Whenever anyone questions her decision to have kids at an older age than usual, in fact, she says she responds, "You know, for decades, for eons, men have divorced their wives and married younger women — and had kids when they were in their 60s, 70s. I remarried at 49 and had the kids. Why is it OK for them? And it's not OK for me? I understand that I'm older, and I'm not gonna lie, I do the math. Everybody got on Hoda Kotb’s case when she started doing the math of how old she was going to be when the kids were 20."
But Lunden — who is also a grandmother, with two grandkids who call her "JoJo" — is active, still has a full career in media between broadcasting on public television and writing books, is healthy and cancer-free after a 2014 bout with breast cancer, and appears to have good genes on her side. "My mom did zero exercise, ate sauce on everything, never owned a pair of sneakers — and she was almost 95 when she died," she says. "You know? We will never know about my dad, because he was killed in the plane [in an accident when he was 51], but his parents lived till 95 and 96. And they didn't take care of themselves in those days!"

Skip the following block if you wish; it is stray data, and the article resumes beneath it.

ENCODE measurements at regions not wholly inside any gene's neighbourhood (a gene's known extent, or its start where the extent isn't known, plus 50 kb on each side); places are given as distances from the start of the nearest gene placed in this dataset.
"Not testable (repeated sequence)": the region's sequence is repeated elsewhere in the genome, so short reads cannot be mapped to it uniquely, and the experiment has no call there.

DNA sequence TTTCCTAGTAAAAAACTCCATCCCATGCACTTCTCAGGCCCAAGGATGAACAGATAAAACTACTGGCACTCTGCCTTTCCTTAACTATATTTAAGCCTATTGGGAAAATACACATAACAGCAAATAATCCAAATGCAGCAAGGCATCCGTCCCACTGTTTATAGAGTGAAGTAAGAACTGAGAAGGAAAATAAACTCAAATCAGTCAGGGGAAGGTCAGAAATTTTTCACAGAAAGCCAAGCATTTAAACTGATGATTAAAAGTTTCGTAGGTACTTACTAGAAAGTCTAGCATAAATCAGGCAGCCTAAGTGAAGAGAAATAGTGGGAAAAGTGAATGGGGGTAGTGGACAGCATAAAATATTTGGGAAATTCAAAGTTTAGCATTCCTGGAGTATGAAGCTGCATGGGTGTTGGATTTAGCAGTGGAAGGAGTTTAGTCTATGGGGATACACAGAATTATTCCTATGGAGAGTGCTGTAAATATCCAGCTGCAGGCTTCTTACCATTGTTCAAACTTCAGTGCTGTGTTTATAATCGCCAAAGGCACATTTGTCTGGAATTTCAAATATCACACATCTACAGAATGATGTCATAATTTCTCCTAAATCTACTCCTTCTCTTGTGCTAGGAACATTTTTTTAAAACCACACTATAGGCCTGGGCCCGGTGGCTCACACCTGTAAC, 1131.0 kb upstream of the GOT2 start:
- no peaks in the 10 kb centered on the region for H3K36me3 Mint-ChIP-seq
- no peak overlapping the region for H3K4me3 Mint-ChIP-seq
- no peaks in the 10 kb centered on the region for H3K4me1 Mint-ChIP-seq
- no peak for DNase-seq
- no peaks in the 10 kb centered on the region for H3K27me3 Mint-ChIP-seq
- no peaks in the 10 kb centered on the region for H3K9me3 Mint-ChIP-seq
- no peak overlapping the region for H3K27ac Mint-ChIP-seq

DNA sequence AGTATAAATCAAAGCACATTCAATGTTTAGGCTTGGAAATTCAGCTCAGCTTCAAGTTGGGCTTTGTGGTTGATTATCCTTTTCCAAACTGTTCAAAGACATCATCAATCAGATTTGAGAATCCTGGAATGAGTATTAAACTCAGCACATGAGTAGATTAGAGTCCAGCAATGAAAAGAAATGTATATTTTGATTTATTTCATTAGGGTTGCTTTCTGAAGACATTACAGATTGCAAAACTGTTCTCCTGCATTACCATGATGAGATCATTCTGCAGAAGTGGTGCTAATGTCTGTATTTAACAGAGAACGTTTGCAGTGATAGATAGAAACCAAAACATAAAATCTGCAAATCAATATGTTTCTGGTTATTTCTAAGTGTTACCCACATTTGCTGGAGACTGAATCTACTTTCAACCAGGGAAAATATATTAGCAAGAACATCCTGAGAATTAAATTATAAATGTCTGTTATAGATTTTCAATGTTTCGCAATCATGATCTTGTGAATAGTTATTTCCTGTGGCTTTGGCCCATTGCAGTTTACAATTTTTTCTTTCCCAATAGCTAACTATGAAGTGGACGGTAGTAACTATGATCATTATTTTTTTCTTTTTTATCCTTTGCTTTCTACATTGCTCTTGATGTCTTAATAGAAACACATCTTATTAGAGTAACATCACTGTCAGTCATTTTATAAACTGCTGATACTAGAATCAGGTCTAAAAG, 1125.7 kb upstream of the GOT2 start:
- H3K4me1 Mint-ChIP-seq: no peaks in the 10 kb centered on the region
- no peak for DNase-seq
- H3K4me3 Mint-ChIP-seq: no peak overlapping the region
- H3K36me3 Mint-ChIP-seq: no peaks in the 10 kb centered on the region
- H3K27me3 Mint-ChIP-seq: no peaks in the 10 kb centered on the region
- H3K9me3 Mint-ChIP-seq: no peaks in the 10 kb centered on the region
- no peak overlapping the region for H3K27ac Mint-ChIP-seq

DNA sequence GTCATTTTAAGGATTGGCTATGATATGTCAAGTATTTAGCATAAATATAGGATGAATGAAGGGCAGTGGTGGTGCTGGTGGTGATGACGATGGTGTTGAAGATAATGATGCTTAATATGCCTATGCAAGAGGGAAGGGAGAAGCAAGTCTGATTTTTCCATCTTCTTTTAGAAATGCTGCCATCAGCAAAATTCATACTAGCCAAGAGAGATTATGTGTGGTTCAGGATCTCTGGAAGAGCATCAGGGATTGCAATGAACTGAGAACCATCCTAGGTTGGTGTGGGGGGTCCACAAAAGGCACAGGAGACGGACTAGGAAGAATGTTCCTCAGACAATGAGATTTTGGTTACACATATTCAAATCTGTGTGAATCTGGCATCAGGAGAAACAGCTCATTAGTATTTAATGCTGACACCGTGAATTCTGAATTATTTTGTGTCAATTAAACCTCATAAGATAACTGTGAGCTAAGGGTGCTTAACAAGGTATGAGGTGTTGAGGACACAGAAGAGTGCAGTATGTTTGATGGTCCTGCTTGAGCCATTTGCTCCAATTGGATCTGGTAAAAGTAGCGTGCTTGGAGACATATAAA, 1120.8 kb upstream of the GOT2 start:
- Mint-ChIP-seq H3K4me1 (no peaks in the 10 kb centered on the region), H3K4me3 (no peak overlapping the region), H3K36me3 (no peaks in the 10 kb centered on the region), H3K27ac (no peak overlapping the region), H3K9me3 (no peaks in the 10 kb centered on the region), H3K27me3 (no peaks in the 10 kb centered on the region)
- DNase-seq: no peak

In fact, the biggest difference Lunden notices between raising her first three kids and her younger four, she says, is the "whole new world" around them.
"With this younger set, they have to live with the internet and TikTok and Snapchat and taking their picture every three seconds. And they're never alone," she says of her younger girls, who have "a lot more anxiety" than the older ones because of facing "all the stuff" going on in the world.
"They're in their room. But that doesn't mean they're alone. They're on the phone with, like, 15 people … I say sometimes to them, 'You don't know how to be alone. You’re never ever really alone,'" she says. "And I worry about that."